Let’s talk for a minute about Bernie Sanders and Donald Trump.
Both of them were in New York recently. Sanders made a speech about Wall Street to a large and boisterous crowd. They cheered his idea of taxing financial transactions and using the money to make public college tuition free. They booed Wall Street executive bonuses, and loudly joined in to finish some of Sanders’ sentences. (“Congress does not regulate Wall Street … WALL STREET REGULATES CONGRESS!”)
“Second-biggest crowds, in all fairness,” said Trump at a meeting Wednesday with The Times editorial board. He added, of course, that his were way, way, way bigger.
Both men’s campaigns are about outrage. Sanders wants the country to rise up against the special privileges that keep making the richest 1 percent richer. Trump rocketed to the top of the polls by railing about illegal immigration. The saddest thing about this presidential race so far is that the Trump approach has gotten way more attention.
To be honest, Donald Trump as a presidential candidate is fascinating, in a perverse way. The effect is sort of like being at a cocktail party listening while a half-tipsy celebrity blathers on about his stupid co-star and the way the Academy Awards are fixed. Trump doesn’t drink, but his speeches do have that sloppy off-the-cuff quality. He'll start to talk about an issue and then abruptly announce: “So who knows? It’s a theory.” Then he boasts about his polls. (“I could talk about these suckers all night long.”)
There’s something a little refreshing in a candidate who does all his bragging upfront. And let’s acknowledge that the number of typical American voters who want to listen to a call for the return of the Glass-Steagall Act is not as large as the number who want to hear Trump rant against environmental regulations by describing his affinity for hair spray.
But Sanders has such better villains. In his Wall Street speech, he talked about businessmen who get away with the financial equivalent of murder. Wachovia, an American bank later acquired by Wells Fargo, “aided Mexican drug cartels,” Sanders said, by laundering billions of dollars in their cash. “Yet the total fine for this offense was less than 2 percent of the bank’s $12.3 billion profit … and no one went to jail. No one went to jail.”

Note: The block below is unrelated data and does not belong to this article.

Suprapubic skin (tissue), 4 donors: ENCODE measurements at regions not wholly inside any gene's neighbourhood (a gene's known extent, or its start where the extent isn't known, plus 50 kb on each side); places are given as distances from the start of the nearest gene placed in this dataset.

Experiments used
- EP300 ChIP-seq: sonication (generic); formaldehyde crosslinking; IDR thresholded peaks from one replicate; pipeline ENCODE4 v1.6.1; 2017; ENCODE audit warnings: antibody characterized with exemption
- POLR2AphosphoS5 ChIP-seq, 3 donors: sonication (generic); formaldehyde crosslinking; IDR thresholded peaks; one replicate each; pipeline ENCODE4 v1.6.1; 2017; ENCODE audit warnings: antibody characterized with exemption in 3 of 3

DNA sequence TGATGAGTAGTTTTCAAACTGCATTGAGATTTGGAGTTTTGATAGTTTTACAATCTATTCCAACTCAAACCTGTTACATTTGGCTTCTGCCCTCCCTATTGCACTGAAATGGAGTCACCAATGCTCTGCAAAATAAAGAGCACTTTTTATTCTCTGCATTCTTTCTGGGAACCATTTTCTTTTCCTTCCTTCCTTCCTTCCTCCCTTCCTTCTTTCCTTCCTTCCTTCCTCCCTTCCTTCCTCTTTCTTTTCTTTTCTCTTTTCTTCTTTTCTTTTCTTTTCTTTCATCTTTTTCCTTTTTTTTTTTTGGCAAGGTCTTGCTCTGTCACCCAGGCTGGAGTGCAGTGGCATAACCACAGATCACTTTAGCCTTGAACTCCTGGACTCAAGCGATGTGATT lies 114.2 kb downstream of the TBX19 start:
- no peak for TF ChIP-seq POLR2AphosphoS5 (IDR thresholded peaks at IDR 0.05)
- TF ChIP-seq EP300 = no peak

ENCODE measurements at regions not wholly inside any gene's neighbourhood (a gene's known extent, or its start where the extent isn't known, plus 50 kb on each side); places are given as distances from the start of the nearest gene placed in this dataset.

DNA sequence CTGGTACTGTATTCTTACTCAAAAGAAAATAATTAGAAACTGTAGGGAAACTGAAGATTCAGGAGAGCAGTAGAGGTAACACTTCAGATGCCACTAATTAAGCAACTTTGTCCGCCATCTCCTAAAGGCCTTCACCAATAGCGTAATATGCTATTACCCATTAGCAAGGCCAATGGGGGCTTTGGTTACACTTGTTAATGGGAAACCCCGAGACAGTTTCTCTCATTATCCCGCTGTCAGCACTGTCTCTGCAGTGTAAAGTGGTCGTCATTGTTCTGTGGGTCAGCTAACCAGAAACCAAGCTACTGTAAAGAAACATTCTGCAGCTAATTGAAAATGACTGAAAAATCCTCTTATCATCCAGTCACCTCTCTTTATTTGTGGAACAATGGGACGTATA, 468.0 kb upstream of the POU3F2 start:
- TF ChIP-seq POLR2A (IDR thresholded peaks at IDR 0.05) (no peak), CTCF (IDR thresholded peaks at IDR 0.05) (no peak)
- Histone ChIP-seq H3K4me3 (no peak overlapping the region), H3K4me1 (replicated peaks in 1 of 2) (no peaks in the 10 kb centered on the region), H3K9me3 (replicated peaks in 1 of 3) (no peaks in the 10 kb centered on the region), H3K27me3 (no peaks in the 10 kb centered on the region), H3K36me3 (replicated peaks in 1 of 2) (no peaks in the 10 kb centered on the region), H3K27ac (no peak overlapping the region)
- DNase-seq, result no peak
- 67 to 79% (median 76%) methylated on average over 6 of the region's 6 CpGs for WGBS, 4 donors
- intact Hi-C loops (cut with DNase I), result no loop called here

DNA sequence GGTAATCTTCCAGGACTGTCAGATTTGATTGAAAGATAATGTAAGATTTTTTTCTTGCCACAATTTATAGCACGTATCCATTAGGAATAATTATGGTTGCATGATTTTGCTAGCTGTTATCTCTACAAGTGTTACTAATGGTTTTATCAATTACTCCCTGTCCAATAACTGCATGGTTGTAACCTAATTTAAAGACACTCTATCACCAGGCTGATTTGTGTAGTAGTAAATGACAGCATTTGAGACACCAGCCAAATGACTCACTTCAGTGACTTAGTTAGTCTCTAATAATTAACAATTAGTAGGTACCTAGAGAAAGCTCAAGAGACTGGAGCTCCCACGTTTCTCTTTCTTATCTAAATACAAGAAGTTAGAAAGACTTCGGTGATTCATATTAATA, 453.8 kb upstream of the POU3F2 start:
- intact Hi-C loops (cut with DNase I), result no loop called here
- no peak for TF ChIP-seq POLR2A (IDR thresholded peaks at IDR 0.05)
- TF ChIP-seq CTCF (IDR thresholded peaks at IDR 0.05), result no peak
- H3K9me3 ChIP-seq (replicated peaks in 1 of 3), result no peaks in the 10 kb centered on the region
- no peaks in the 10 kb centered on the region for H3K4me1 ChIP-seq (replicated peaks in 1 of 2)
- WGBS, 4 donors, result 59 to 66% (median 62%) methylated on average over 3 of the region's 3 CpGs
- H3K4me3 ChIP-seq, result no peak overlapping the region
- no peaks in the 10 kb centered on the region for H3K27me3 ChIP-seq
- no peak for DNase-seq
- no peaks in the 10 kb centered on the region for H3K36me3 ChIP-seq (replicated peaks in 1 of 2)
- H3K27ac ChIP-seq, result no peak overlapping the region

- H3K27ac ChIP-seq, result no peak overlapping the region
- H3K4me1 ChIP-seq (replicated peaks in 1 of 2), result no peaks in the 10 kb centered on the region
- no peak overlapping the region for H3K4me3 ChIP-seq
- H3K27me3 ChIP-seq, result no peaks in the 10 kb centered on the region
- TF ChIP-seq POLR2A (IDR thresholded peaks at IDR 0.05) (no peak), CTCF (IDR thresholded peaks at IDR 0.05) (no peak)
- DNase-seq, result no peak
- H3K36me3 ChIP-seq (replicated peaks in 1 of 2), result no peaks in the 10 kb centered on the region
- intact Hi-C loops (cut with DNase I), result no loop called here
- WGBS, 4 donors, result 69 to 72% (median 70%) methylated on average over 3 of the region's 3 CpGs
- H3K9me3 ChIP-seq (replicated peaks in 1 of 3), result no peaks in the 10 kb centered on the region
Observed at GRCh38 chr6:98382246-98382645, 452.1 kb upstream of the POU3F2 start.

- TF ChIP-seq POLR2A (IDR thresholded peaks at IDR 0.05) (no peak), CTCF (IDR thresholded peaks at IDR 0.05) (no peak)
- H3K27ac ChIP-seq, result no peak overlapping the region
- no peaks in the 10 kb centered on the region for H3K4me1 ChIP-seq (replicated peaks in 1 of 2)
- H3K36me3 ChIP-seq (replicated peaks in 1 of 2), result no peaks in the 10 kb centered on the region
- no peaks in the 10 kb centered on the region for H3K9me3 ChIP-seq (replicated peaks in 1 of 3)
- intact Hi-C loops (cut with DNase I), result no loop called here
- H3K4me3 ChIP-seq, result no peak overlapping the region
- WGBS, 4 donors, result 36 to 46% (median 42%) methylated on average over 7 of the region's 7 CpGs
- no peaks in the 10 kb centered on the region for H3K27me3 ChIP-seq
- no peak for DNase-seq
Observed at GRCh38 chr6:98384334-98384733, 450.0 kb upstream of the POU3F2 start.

That seems a lot more outrageous than Mexican workers sneaking across the border – even the ones who are portrayed, in Trump’s TV ad, by a film clip of Africans trying to fling themselves across a fence out of Morocco. (Hard to believe that less than two years ago, I was making fun of a candidate for the Senate who ran an ad in which an office worker in South Dakota was impersonated by a French model. We’ve come so far.)
Maybe the problem with Sanders’ speech was that after he warned Wall Street and corporate America “if you do not end your greed, we will end it for you,” he seemed to feel compelled to say how he would do that. Which did require some discussion of the Federal Reserve and banking regulation.
Trump seems to feel absolutely no compunction to explain how anything would work. His defense program is basically, “We’re going to make our military really, really, really strong.” He’s going to get rid of all the immigrants here illegally – the actual procedure for making this happen is hazy – and then force the Mexican government to pay for that wall. (“Trust me, Mexico will pay.”) And he’s going to reduce the trade deficit with China (“the single greatest theft in the history of the world …”). At the editorial board meeting, Trump said he’d use his stupendous deal-making powers to force the Chinese to raise the value of their currency.
And what if the Chinese don’t comply? Trump said he’d impose a tariff. How much of a tariff? Maybe 45 percent.
This seemed like a new number. A few years back, Trump called for a 25 percent tariff on Chinese goods, and early in the campaign he mentioned a 35 percent tax on Mexican-built cars. Do you think he’s been re-running the figures during campaign flights? Another possible answer would be that he just makes this stuff up as he goes along.
There is, Trump says, “a great anger out there. … A lot of people say that my campaign has picked up on that, and I didn’t do that intentionally.” Perhaps that’s true, in the sense that he never sat down and wrote out an Anger Plan. He just keeps repeating whatever seems to get a rise out of his listeners. He always was a great marketer.
It’s not all that stunning that he’s so far ahead in the national polls, given the quality of the Republican competition. But it’s depressing that he’s cornered the anger franchise when his targets exclude America’s own wealthy and powerful.